But the frequency of the chassis-shattering dips in the road or pipes that are just haphazardly covered with lumpy asphalt is greatly decreased here. There are actual shoulders on the roads, the lanes are painted on the highways or there are reflectors to indicate where cars should and shouldn't be. There are overpasses and cloverleafs that allow for easy on and off of the major roadways. I didn't get to experience driving first hand in Saudi Arabia, but I must say the experience is not all that un-enjoyable here--as the passenger or driver.

There are, of course, lots of similarities between Kuwait and Saudi Arabia. I'll discuss those later. I figured it was appropriate to start with the more pressing question: They're like the same country, right?

Vicariously yours,

Wednesday, October 10, 2012

Ain't nothin' like a Canadian Thanksgiving...except maybe American Thanksgiving...

Ironically, as Americans, the Mister and I seem to be in the minority at our school, even though it designed around the American curriculum. Luckily, Canadians are pretty awesome people, so the fact that most of our new friends hail from the Great White North does not bother us in the least. One perk of working at a school that is largely staffed by Canadians. TWO THANKSGIVINGS!

This Monday, the Mister and I joined up with some of our newest friends to celebrate Canada's Thanksgiving. Being that turkeys are hard to come by here, and that Monday was a school night, we opted to buy in to our friend Matt's tradition of eating pizza and playing games.

That's Matt. And the pizza. And France and Megan. The Canadian contingency for this feast.
Y'all know I love me some games, and I love my new friends...and while we're being honest I love pizza...So this was a winning combination!

I'm pretty sure there was turkey sausage on the pizza. So that makes it authentically Thanksgiving...right?
The nice part was the easy clean up after dinner. There might be something to this style of Thanksgiving.
The best part of the night was the shenanigans that came with our rousing round of charades and password. The boys really gave it their all when they came up with the charades topics for the girls to act out, but luckily the girls were able to stump the boys once or twice.

Read: every time the Mister was up.

"ARG! How am I supposed to act out 'Sanford and Son' to a pair of Canadians!?"

In the end, we had to admit defeat.
Luckily reinforcements arrived in the form of Austin, a fellow American who teamed up with me for password: the home version of that old school game show that is kind of like Taboo, but with slightly different rules. It was like Austin and I were sharing the same brain and we beat all the other teams without breaking a sweat!

We were makin' it rain the slips of paper with the passwords on seemed like a good idea at the time. The Mister was just the stagehand.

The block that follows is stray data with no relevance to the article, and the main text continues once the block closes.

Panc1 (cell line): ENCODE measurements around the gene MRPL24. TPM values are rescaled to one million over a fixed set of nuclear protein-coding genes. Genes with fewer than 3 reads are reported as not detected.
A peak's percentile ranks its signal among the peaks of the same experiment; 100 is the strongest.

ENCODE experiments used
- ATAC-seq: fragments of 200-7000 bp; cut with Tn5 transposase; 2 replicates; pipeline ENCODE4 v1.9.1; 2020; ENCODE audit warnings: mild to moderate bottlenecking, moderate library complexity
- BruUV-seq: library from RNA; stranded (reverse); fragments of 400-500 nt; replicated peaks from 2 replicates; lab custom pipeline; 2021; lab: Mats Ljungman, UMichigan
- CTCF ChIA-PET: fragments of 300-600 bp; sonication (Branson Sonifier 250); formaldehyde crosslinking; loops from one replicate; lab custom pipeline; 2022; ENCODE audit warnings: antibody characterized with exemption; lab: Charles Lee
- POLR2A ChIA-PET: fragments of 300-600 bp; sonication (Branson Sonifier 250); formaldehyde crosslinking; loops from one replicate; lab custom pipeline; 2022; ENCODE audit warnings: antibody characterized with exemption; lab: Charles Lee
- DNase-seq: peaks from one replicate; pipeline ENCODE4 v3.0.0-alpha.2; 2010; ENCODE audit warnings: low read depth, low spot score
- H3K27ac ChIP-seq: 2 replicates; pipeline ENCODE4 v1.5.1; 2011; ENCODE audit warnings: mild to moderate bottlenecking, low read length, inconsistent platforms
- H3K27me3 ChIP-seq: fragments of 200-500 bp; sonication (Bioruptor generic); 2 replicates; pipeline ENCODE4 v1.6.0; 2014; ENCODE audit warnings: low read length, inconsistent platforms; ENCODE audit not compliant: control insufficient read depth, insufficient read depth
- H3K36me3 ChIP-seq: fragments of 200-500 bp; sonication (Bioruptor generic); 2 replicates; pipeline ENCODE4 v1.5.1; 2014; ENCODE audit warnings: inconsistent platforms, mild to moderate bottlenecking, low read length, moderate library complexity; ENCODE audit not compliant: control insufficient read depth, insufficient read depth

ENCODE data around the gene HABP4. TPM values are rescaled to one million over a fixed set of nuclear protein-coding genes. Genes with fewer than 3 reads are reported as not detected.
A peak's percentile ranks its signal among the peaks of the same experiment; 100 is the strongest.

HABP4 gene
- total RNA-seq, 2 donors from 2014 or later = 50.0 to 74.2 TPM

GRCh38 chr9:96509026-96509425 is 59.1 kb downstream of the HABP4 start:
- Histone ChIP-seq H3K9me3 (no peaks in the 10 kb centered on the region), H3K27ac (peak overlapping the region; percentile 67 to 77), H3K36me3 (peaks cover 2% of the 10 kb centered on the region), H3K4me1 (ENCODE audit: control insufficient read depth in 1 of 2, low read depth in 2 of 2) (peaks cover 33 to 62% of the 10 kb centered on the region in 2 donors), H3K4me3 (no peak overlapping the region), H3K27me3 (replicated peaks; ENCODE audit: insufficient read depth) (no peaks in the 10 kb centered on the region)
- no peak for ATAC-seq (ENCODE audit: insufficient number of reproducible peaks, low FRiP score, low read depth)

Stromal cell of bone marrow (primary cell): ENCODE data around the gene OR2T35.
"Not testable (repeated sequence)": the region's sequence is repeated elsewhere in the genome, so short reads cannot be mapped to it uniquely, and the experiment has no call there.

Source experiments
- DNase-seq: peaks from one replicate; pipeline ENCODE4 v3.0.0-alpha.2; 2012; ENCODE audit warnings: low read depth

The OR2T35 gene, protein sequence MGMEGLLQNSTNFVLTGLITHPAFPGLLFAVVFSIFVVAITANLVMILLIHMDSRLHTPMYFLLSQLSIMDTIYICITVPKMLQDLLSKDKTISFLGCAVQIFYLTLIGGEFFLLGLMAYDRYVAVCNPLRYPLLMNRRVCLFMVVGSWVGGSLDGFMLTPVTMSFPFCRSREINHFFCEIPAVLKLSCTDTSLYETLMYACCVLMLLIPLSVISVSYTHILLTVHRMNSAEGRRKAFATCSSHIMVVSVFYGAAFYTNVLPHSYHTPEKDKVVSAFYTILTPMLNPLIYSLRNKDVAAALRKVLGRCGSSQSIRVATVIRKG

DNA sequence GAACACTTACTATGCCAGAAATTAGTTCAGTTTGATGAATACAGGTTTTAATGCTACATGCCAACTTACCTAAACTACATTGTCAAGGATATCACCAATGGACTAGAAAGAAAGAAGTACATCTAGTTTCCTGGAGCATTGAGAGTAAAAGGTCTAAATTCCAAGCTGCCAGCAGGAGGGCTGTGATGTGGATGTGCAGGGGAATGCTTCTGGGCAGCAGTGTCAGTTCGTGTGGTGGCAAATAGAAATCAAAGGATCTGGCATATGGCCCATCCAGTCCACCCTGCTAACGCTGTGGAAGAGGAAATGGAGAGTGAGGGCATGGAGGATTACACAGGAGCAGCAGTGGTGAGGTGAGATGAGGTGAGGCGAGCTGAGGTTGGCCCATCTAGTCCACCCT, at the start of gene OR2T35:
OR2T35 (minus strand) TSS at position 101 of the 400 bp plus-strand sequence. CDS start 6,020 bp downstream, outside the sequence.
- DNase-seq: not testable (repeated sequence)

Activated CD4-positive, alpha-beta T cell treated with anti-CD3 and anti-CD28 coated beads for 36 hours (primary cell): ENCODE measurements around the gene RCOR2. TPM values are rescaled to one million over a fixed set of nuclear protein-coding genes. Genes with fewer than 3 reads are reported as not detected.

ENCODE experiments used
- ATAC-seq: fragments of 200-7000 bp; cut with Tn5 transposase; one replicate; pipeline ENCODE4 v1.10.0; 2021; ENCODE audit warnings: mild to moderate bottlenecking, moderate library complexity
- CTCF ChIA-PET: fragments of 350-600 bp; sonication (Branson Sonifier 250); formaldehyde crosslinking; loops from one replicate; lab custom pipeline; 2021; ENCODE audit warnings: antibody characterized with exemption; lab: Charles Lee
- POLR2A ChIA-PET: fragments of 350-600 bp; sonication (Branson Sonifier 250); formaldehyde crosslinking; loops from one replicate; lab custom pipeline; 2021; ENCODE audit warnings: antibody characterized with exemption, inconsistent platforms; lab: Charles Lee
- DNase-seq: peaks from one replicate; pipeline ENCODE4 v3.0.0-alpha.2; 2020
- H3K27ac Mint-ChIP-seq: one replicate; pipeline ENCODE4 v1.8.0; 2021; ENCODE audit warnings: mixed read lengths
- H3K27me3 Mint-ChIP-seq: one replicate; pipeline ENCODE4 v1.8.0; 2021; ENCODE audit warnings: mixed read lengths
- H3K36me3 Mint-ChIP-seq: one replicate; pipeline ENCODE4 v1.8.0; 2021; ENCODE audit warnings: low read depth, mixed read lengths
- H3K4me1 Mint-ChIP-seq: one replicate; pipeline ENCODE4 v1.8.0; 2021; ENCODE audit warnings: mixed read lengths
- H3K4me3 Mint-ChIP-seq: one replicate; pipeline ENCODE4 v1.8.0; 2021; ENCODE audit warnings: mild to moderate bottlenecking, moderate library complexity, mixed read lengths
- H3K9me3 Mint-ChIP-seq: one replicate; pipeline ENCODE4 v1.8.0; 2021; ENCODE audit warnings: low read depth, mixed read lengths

While this particular evening was just about as un-Kuwaiti as they come, it was one of the most fun nights we've had since arriving in our new home. We're thankful for new friends that understand our senses of humor and enjoy our company as much as we enjoy theirs.

Till November (when we celebrate the REAL Thanksgiving)!

Vicariously yours,

Seen on my morning commute, entry #1

One thing I've learned from living in Middle Eastern countries: aesthetics are not important! If there are city ordinances regulating what you can park outside your building or hang from your apartment balcony, they are not enforced. In my opinion, the trash strewn about and random items that can be found in varying states of disrepair all over the place makes it look like Arabs don't care about appearances. To an outsider, entire Arab countries can look kind of trashy. But that's not really the case. I'm not sure why it's ok to park a broken down Camry with 4 busted tires outside an apartment building and leave it untouched for years (I've seen it done), but that's just the way it is over here. But if you ever find yourself inside an Arab home, you find it to be very clean and orderly.

After the initial shock, it starts to get kind of entertaining. What random crap will I see today?! The neighborhood where our apartment is located is rife with piles of haphazardly discarded trash, vehicles, and furniture. Here's my first entry in the log of things that make me giggle on my morning commute to work.

A vintage Rolls Royce.
I like to think that this car is parked outside the home of the former driver for the Emir. In my imagination, he served his country well and was rewarded handsomely by being allowed to take one of the decommissioned cars as a personal vehicle. But the car was too precious to just parade around the streets. It needed to be preserved. So here it sits, under a dirty towel, missing a hubcap. Just waiting for its chance to shine again.

See! It even has the seal of Kuwait. ...I think.